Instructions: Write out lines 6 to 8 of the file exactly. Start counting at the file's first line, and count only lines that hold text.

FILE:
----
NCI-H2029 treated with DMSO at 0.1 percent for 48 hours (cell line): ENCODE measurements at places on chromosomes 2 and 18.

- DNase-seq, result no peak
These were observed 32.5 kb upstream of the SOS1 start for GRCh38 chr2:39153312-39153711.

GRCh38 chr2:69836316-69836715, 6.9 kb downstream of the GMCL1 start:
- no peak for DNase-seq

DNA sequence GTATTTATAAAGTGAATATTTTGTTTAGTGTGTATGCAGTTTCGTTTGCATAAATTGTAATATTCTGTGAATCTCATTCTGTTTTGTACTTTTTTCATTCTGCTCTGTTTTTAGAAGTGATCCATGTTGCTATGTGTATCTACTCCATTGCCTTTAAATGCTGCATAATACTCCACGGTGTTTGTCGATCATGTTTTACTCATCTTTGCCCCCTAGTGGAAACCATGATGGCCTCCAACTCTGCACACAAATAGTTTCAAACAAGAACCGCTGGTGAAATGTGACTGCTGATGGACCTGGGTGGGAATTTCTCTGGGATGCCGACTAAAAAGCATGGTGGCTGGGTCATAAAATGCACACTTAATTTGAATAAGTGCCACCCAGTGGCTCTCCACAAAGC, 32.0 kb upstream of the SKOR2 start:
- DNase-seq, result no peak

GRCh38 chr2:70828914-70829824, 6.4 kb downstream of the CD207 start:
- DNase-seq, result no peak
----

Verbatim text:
DNA sequence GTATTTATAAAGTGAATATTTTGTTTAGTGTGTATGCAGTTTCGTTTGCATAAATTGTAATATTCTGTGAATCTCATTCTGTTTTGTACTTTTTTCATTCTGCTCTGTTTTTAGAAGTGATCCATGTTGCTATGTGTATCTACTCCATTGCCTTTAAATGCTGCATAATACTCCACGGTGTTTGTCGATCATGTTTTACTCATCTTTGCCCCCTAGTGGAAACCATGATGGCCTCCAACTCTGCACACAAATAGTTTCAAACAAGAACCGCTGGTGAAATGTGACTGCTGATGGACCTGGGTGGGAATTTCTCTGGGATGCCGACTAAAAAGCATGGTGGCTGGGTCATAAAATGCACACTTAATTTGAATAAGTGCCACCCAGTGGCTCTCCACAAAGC, 32.0 kb upstream of the SKOR2 start:
- DNase-seq, result no peak

GRCh38 chr2:70828914-70829824, 6.4 kb downstream of the CD207 start: